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The Zone of Interest review from Cannes: Five stars for Jonathan Glazer’s Holocaust ‘masterpiece’


Hedwig (Sandra Hüller) shows her mother around her garden in the sunshine. Three years ago, it was just a field, but now it has neat lawns, paved paths, a swimming pool, a greenhouse, and thriving flowerbeds. “It’s a garden of paradise,” her proud mother exclaims. But, of course, the family would not have had its enviable home if not for the hard work of Hedwig’s husband Rudolf (Christian Friedl). “He gets pressured like you wouldn’t believe,” she says.

The quiet middle-class women’s chatter couldn’t be more ordinary, but it’s made startlingly surreal and so macabre by a few details they don’t seem to notice: the gray, barbed-wire-covered wall on one side of the garden; the barracks and the belch chimney immediately behind; and the constant background noise of industrial rumbling, steam locomotives rumbling, some intermittent screeching, and the occasional echo of gunshots. Slowly and steadily, without any major and sudden revelations, we learn that Rudolf is Rudolf Höss, commandant of the Auschwitz concentration camp in Poland, and that he, his wife and their young children enjoy a contented, healthy, if slightly dull life while thousands of people are murdered every day just a few feet away.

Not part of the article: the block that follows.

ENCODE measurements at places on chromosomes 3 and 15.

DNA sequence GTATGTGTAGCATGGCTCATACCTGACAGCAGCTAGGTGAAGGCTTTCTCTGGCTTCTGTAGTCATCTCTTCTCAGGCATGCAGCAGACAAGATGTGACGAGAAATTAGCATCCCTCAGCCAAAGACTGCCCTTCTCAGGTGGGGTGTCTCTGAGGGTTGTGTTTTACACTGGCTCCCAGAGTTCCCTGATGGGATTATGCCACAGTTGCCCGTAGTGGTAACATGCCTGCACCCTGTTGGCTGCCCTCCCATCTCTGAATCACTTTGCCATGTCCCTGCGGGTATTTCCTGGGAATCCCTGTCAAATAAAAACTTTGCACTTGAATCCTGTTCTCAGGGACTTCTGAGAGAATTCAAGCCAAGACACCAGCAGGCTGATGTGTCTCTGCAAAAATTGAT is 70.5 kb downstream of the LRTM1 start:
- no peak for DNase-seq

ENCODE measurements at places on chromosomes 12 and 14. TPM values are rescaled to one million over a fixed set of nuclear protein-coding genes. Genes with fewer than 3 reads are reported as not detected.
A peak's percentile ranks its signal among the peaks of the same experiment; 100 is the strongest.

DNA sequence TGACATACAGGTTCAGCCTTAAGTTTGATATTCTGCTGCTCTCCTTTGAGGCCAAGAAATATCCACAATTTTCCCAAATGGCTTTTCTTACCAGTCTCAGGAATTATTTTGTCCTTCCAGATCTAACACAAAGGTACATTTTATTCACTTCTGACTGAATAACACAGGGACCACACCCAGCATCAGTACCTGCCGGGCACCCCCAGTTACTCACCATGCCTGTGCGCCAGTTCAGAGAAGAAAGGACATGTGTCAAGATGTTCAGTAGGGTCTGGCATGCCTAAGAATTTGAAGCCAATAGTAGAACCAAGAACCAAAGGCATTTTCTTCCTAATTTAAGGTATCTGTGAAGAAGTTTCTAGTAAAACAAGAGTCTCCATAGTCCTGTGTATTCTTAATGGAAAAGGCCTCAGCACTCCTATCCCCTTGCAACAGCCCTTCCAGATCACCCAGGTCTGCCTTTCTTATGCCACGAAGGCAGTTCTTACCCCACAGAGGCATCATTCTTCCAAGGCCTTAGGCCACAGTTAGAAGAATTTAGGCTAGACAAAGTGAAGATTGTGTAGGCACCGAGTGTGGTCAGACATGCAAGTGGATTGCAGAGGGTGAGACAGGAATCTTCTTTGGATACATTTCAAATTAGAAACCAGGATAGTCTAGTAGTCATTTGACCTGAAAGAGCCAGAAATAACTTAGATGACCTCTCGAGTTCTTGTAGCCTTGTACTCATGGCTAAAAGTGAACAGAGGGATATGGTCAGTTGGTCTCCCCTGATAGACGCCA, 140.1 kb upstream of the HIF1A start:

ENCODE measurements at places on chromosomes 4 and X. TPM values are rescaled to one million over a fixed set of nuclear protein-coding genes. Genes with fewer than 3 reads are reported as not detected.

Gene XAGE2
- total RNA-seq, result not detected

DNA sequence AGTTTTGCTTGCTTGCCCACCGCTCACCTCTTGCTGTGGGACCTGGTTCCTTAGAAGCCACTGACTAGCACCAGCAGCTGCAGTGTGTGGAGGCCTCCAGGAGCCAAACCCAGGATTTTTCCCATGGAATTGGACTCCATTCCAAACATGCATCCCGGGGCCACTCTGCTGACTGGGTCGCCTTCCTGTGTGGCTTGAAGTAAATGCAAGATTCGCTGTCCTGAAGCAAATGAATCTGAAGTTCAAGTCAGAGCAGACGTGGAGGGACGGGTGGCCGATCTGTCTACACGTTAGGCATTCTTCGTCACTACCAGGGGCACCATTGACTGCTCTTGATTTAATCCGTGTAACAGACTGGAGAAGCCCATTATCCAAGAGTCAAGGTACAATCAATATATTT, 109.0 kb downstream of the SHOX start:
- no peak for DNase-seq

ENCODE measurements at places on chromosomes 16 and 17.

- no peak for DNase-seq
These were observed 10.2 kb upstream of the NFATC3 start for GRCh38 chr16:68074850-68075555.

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Jonathan Glazer, writer and director of Under the Skin, Birth, and Sexy Beast, has made a Holocaust film like no other—one that makes his point not by depicting the atrocities endured in the camps, but by excluding them. A blood-freezing thesis about the banality of evil, The Zone of Interest credits it as being based on a novel by Martin Amis, but Glazer removes almost everything in the novel, including the plot. The everyday domestic chores he leaves behind are so understated and undramatic that the film feels like a speed-documentary, except it is made up of beautiful, sharp tableaus. Höss is never shown within the camp itself, and the nature of his work is barely mentioned, even when he has meetings about rations and payments with his colleagues. When Hedwig tries on a fur coat delivered home with a bunch of other clothes, and when one of the boys plays with some gold teeth, no one discusses where the items came from.

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